Specifically, young subjects have significantly increased blood flow (more than double) than older subjects, when under extended periods of heat. This difficulty in redistributing blood, coupled with the decreased sweat rate and decreased sweat output per gland associated with aging, means heat does not dissipate as easily from older individuals and exacerbates the cardiovascular strain on the body. This shows an increased mortality threat for older adults assuming good overall and cardiovascular health. Unfortunately, according to the American Heart Association, over two thirds of American adults over the age of 60 have a cardiovascular disease. For these citizens, the danger from heat waves and subsequent prolonged heat exposure is even higher and deadlier.
Case Study: 2003 France Heat Wave
In early August 2003, Europe saw temperatures rise to over 100 degrees and stay hot for weeks. Many European homes are not equipped with air conditioning; as extremely high temperatures are rare for many in that region. It is estimated that the European death toll for the 2003 heat wave was over 70,000 persons, 15,000 in France alone. Elderly citizens were especially vulnerable, as many lived alone in apartments or in “attic apartments”, with no air conditioning, and limited means and mobility. Not all nursing homes had air conditioning, and the concept of public cooling centers or neighborhood cooling rooms was unheard of in France at this time. Furthermore, many French families were on vacation, leaving their elderly loved ones at home alone in early August. The lack of proper infrastructure and architecturally outdated homes, combined with the isolation of the elderly population, caused such a high death toll in such a short period.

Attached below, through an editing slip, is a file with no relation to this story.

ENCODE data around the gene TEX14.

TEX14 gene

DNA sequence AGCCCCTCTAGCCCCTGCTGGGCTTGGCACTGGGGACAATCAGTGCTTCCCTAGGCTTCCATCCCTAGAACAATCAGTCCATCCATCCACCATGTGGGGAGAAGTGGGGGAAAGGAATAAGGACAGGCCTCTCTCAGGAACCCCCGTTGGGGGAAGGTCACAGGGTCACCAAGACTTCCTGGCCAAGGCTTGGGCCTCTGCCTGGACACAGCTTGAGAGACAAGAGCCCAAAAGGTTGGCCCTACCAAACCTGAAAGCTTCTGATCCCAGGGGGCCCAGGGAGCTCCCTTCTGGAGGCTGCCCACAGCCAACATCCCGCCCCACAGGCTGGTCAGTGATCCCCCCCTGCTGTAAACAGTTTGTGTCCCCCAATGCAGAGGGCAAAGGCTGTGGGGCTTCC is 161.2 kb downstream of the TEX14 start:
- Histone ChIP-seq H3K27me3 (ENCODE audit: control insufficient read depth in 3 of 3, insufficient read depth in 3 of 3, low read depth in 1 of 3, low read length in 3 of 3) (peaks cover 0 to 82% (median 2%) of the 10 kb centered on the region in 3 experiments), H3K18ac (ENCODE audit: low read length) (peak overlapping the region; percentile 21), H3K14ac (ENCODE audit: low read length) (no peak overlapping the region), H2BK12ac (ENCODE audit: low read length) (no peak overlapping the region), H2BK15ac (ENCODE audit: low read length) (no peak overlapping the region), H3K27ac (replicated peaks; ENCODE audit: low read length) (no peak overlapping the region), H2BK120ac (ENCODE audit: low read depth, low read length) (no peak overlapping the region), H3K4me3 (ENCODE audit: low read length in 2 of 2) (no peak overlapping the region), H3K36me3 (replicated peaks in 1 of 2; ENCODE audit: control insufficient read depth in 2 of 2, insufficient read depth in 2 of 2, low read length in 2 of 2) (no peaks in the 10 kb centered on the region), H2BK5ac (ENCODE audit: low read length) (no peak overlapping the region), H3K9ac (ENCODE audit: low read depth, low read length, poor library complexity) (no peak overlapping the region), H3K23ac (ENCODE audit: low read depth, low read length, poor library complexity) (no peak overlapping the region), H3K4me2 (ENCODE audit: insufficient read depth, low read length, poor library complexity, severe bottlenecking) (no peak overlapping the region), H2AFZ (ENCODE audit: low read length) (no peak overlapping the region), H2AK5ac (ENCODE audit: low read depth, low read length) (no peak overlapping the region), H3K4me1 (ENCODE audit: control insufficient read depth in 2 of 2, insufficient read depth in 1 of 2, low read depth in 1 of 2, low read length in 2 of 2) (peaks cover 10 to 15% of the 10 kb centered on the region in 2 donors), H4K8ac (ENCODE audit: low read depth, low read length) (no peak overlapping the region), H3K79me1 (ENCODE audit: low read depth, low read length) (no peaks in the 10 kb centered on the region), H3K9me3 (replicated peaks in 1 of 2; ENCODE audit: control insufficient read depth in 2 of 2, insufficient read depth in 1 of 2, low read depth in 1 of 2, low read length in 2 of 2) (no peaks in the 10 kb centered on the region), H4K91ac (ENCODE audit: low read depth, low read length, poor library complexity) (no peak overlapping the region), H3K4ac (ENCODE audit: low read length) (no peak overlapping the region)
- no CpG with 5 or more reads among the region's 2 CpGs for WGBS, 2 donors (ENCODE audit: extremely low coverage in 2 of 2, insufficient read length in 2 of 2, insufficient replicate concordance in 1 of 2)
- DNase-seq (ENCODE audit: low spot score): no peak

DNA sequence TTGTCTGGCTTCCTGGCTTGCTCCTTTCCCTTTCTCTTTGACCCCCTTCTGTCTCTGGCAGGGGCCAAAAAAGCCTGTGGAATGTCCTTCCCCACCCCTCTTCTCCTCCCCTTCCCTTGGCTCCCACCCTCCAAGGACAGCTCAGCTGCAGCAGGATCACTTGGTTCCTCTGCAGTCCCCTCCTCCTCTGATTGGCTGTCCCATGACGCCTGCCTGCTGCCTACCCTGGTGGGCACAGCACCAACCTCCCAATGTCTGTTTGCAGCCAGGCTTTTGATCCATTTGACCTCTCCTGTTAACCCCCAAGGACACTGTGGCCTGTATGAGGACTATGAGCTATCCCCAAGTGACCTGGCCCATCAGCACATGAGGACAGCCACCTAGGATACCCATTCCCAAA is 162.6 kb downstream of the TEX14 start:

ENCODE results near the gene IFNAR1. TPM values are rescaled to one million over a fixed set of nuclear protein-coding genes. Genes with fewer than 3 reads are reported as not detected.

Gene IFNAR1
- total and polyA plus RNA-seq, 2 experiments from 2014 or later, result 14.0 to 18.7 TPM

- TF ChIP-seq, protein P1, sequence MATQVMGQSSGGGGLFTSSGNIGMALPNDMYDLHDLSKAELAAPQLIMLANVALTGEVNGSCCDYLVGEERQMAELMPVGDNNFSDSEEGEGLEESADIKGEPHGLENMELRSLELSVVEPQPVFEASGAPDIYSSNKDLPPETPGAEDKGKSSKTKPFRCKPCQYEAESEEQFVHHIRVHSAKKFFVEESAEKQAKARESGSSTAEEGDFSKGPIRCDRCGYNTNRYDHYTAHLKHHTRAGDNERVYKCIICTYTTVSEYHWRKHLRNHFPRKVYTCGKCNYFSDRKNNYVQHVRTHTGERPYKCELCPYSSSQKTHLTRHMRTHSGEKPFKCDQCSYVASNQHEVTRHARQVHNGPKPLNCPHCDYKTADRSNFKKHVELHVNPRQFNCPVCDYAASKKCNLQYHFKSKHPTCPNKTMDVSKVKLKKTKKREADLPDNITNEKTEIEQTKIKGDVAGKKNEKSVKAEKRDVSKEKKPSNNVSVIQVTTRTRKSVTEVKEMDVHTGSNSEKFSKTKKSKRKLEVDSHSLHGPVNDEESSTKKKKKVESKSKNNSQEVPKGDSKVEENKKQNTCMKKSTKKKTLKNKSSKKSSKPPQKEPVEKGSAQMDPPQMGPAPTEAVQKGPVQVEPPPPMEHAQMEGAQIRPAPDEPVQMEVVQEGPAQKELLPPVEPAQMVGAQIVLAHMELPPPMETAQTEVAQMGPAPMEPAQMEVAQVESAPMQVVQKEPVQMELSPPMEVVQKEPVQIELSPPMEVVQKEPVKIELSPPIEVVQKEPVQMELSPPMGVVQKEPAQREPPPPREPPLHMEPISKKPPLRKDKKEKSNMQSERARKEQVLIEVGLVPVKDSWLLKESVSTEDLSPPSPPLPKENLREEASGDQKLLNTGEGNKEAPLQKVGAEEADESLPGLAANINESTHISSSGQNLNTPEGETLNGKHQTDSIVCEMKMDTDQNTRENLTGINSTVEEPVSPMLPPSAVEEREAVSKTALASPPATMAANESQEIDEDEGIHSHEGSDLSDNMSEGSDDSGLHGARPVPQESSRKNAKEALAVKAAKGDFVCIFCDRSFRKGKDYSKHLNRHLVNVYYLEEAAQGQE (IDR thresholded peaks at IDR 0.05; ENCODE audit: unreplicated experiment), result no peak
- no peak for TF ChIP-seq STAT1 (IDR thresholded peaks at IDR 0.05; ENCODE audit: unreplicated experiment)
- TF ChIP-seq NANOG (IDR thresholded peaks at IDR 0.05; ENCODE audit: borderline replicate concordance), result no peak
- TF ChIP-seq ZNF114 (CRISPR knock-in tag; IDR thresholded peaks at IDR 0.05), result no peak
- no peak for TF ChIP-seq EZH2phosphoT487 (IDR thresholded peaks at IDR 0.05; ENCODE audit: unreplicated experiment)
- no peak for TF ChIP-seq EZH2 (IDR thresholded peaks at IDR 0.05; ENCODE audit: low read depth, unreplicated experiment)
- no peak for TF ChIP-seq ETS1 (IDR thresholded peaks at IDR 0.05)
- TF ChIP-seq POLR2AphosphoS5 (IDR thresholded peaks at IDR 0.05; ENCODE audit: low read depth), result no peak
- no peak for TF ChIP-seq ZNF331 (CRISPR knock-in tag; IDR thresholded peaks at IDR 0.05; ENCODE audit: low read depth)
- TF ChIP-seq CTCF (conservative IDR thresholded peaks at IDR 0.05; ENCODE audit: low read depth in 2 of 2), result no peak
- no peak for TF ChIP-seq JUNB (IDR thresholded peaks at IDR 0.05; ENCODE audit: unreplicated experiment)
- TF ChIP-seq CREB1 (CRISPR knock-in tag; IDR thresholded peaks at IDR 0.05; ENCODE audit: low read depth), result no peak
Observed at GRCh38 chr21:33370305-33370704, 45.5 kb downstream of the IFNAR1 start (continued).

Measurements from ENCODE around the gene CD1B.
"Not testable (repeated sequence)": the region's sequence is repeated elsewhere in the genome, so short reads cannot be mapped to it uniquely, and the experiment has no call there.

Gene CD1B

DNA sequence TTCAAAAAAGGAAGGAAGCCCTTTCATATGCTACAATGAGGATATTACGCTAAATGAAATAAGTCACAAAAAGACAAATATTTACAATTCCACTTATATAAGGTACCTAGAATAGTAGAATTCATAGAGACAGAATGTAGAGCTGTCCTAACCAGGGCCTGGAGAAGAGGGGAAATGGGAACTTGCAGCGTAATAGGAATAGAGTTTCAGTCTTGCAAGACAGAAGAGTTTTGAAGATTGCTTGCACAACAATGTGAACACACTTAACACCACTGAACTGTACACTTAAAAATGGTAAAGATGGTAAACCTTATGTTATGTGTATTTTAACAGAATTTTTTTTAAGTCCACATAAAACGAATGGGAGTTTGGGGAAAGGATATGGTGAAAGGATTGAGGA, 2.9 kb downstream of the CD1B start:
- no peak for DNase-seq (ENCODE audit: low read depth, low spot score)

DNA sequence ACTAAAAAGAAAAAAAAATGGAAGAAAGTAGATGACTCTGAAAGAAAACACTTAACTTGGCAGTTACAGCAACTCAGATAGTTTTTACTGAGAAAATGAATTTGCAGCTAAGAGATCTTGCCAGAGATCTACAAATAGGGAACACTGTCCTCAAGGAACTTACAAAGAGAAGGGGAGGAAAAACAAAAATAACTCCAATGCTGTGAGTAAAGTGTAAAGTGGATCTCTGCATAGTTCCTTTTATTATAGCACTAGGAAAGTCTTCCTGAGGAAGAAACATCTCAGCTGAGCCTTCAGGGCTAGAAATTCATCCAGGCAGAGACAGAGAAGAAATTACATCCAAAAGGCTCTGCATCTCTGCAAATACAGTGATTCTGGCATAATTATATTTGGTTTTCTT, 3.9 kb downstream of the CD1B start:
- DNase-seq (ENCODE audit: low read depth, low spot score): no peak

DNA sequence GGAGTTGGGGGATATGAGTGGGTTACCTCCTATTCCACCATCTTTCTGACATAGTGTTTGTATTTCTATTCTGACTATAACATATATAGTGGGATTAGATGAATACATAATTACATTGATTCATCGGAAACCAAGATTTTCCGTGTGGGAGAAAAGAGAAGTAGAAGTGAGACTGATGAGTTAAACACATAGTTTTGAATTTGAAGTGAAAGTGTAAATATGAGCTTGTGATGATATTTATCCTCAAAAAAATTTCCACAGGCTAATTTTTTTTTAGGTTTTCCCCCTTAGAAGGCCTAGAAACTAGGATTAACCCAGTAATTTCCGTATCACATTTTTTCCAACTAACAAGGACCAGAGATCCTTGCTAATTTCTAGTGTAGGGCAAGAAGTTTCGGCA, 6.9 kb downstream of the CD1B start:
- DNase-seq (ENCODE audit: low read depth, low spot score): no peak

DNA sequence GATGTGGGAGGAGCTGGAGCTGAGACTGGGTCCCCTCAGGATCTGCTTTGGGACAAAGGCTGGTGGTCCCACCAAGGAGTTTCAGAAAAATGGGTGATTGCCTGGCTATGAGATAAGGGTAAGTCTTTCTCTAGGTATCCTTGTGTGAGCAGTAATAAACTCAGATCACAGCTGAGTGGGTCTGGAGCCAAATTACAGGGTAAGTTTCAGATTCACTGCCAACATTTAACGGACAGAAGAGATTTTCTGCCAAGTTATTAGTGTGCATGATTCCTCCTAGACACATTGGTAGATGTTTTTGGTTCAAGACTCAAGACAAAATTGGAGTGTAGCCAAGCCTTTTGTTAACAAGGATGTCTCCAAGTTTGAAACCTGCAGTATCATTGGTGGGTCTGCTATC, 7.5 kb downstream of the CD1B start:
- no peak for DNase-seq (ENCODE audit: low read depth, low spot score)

– Yale Climate Connections, August 27, 2015
– The Guardian, August 29, 2003
The danger presented by the changing climate and the resulting heat waves is undeniably clear, and the threat to the elderly, both in the United States and around the world, grows every year. However, both as a society and as individuals, there are things that we can do to help mitigate the potential fallout from the extreme heat. As a society, providing cooling centers such as at public libraries, police stations, or emergency shelters, can provide those without the means to keep cool a safe, free place to go during the heat waves. Many cities also provide “well-being checks”, where concerned citizens can ask local authorities to check on a loved one or a neighbor they feel may be vulnerable. However, the unspoken indirect killer, especially among the elderly during a heat wave, is isolation. The number one thing that we as individuals can do to avoid unnecessary deaths during heat waves is to check on our loved ones and neighbors. Before a heat wave, see that they have access to air conditioning, or are incapable or going somewhere that has air conditioning. During a heat wave, if you know of elderly family or neighbors who live alone, call or visit to check on them during the heat wave to make sure they are healthy and hydrated and staying cool. In the aftermath of the tragic French death toll from the European heat wave of 2003, Dr. Bernard Kouchner, a former health minister and one of the founders of Doctors Without Borders, said that the main lesson to be learned from the tragedy was a social lesson, not a medical one. ”We were all guilty, in a way,” he said. ”You have to take care of your elderly.”
- American Heart Association, Statistical Fact Sheet 2016 update
- Kenney, Craighead, and Alexander “Heat Waves, Aging, and Human Cardiovascular Health”
- New York Times, August 19, 2003
- Time Magazine, August 15, 2019
- WMO Statement on the State of the Global Climate in 2018